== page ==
# Explain generators

I am trying to understand how to implement a simple generator so that I can traverse my graphs in different ways. It boils down to the example below. In Lua - which I come from - it works without any ado, but in Julia it has to be written as, well into what?

I saw there is a type Channel, is that the way to go?
Or is best practice to rewrite it as Base.iterator?
Or Base.start/next/done instead of syntactic scoping?

So, what simple best practice here?

Sorry, but I am a newbie here and when I google generators I get a gazillion hits on prebuilt generators but not what I want. I want a for loop to simply run my generator.

x = [1,3,2,4,9,8,7,6,5]

function godd(x)
k = 1
return function()
while k <= length(x)
v = x[k]
k += 1
if v % 2 == 1
return k - 1, v
end
end
return nothing
end
end

for (k, v) in godd(x)
println(k, "\t", v)
end

The for loop will try to use the iteration interface.

https://docs.julialang.org/en/v1/manual/interfaces/#man-interface-iteration

The way I would write this idiomatically is as follows.

julia> f = Iterators.filter(pairs(x)) do (k,v)
v % 2 == 1
end;

julia> for (k,v) in f
println(k, "\t", v)
end
1       1
2       3
5       9
7       7
9       5

A more direct implementation with some similarities to your original code would be as follows.

julia> struct Foo{V}
x::V
end

julia> function Base.iterate(f::Foo, k = 1)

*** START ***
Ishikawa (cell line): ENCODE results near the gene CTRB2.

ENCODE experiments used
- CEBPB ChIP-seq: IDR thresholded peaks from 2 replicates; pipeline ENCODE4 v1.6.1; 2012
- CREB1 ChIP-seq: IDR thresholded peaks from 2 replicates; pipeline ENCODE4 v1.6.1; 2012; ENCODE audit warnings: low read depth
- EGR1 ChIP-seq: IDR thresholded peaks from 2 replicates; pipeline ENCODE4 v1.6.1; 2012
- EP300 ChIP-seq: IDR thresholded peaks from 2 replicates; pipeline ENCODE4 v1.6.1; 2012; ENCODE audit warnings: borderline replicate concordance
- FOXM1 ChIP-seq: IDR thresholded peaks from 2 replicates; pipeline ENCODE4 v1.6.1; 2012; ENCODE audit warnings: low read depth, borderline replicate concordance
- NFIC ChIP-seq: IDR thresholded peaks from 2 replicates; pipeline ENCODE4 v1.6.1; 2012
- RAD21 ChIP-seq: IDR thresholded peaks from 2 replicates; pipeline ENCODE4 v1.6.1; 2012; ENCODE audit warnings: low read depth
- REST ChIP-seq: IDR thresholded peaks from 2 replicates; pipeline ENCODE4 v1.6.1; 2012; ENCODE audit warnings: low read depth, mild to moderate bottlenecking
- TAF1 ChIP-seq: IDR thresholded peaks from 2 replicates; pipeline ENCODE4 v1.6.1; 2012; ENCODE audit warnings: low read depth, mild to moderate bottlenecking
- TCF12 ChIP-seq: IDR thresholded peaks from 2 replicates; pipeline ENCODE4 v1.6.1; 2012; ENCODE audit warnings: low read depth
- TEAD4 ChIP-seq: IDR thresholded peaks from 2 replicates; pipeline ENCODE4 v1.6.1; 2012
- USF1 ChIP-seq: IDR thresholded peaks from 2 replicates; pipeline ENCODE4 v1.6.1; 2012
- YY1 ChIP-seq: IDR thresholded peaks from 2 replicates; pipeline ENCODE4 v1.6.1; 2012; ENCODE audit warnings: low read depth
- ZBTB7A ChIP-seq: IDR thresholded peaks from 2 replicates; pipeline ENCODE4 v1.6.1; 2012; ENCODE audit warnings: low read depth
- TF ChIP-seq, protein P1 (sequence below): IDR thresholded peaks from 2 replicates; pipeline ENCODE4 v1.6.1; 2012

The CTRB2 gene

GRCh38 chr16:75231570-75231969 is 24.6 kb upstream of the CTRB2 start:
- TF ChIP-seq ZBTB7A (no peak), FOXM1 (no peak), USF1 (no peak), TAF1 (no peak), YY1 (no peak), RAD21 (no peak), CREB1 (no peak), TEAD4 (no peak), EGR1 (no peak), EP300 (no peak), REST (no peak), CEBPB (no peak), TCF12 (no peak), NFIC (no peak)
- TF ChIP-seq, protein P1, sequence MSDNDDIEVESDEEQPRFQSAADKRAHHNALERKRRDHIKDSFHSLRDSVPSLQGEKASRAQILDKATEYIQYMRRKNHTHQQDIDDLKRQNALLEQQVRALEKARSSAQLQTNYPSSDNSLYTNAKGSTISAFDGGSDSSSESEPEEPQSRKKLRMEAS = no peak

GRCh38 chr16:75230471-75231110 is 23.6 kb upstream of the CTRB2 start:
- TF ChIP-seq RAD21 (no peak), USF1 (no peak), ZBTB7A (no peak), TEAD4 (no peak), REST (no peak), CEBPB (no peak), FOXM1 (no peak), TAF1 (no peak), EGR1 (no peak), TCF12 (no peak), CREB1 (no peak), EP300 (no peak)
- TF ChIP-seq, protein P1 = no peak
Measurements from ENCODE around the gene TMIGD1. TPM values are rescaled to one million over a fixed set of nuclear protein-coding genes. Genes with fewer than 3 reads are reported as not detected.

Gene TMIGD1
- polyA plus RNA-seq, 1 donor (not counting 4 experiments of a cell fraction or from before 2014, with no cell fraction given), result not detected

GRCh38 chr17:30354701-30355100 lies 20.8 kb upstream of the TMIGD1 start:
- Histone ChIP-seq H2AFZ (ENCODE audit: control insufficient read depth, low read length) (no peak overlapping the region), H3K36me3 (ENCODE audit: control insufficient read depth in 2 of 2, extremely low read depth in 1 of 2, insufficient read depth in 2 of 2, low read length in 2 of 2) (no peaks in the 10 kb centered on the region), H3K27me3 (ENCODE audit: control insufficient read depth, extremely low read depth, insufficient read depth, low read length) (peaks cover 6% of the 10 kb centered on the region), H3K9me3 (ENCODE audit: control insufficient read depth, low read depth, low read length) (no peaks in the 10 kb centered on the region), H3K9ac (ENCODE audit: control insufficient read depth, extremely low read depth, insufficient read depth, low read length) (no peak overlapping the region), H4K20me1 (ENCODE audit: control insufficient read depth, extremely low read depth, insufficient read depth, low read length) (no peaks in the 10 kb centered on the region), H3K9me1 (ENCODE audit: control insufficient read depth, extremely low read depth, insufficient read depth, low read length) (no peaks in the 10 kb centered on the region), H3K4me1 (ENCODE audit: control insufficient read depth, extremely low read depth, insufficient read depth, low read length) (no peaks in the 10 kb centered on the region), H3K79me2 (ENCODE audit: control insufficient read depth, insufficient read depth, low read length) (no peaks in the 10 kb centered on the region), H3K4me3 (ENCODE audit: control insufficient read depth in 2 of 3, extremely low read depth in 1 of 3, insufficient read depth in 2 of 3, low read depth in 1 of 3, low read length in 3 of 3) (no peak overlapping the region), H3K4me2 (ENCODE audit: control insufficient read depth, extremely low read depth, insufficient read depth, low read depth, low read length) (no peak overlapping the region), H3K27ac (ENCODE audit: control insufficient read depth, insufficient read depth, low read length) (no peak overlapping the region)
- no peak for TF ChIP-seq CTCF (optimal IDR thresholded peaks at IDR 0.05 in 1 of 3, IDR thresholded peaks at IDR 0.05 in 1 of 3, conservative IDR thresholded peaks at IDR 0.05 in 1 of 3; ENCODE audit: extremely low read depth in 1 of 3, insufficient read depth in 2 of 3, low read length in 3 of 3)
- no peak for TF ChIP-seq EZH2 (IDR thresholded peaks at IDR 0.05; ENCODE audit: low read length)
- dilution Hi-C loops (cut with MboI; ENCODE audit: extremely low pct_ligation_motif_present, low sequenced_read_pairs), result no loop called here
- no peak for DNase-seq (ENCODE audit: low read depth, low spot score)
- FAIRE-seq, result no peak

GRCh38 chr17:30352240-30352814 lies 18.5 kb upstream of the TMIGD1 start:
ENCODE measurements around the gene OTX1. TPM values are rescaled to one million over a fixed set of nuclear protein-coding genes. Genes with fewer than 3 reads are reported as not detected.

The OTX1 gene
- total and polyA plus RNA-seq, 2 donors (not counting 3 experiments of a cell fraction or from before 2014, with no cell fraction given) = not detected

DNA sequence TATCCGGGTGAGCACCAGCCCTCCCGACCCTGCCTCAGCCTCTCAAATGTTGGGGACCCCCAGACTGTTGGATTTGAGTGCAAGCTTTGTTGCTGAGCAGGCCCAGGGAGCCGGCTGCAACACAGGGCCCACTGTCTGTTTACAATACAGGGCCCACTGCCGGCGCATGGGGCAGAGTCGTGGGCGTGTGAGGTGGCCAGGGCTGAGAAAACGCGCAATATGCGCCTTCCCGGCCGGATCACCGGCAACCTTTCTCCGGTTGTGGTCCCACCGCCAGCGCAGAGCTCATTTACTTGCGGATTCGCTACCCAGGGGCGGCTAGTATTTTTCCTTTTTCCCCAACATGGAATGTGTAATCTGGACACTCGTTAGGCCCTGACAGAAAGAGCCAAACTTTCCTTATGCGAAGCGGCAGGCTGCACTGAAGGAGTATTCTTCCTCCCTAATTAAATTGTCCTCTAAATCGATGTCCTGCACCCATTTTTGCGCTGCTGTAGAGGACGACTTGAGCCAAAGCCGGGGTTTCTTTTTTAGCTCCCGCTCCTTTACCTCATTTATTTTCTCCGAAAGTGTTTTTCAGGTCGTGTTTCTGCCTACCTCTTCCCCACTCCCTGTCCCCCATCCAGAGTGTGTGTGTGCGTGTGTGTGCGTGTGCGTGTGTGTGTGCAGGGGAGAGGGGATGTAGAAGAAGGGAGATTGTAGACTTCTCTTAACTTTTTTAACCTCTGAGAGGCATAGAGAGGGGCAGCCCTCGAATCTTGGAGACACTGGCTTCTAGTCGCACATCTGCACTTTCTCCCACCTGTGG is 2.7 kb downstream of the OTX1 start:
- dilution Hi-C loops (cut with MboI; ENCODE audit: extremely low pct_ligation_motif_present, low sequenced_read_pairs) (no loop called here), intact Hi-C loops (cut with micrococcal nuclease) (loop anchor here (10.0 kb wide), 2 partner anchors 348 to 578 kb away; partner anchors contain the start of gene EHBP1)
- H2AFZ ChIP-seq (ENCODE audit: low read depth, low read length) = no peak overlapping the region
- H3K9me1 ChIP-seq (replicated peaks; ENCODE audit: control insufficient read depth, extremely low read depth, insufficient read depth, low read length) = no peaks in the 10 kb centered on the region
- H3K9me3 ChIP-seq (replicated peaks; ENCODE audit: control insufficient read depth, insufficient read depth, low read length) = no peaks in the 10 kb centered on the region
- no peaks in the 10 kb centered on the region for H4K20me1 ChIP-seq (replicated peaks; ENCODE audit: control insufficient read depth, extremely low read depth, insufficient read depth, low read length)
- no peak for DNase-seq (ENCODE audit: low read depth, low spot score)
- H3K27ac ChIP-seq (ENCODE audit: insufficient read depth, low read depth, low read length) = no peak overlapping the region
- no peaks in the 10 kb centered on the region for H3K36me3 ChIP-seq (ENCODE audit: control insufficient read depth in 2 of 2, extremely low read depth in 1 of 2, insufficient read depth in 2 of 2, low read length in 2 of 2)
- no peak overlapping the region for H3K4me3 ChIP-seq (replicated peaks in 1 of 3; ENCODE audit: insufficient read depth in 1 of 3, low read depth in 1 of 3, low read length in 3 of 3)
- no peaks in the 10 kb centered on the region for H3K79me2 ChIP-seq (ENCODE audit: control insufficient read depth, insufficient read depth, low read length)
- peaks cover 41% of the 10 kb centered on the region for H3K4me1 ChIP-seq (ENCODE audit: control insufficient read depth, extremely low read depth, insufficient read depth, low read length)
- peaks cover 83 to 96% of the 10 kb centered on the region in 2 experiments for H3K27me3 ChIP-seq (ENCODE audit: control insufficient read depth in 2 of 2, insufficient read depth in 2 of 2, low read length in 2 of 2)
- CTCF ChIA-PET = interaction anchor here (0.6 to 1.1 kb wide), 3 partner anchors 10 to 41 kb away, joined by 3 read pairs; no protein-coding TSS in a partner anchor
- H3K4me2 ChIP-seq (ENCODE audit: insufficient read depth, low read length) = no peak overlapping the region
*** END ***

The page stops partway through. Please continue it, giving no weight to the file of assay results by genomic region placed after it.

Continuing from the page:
while k <= length(f.x)
v = f.x[k]
k += 1
if v % 2 == 1
return k - 1 => v, k
end
end
return nothing
end

julia> f = Foo(x)
Foo{Vector{Int64}}([1, 3, 2, 4, 9, 8, 7, 6, 5])

julia> for (k,v) in f
println(k, "\t", v)
end
1       1
2       3
5       9
7       7
9       5
1 Like

As you saw, there are many options, differing mainly in terms of the performance they offer vs the difficulty of development.

Could you tell us more about your use case? Is there a performance requirement for the iterator itself?

No performance. Maximum simplicity. Think about a Directed Acyclic Word Graph or som other complicated monster. There are several ways to print it out or mangle it.

But I thought about it as a convenience for a user of the module to use and print stuff (both for testing and production).

for node in all_unique_nodes(mymonster)
print(node)
end

for leaf in all_leaves(mymonster)
print(leaf)
end

for string in wordstrings(mymonster)
print(string)
end

EDIT: Or what a good way to traverse a tree? I was thinking of something like this

for node in mytraverse(mytree, option="depthfirst")
treat(node)
end

Thanks. Yes. That demands a type, but that is my case and this is this I will use.

EDIT: Well, that version still doesnâ€™t solve if I want to have two views of the same data type:

for n in nodes(X) ...
for s in strings(X) ...

EDIT2: or maybe it does if I introduce two different artificial types â€¦ OK I am on track and will solve it.

Iâ€™m not sure what your later questions are getting at, but as for the original one, there is also just regular simple generators, which you get from using ( ... ) syntax:

julia> mygen(x) = ((k, v) for (k, v) in pairs(x) if isodd(v))

julia> for (k, v) in mygen(x)
println(k, '\t', v)
end
1       1
2       3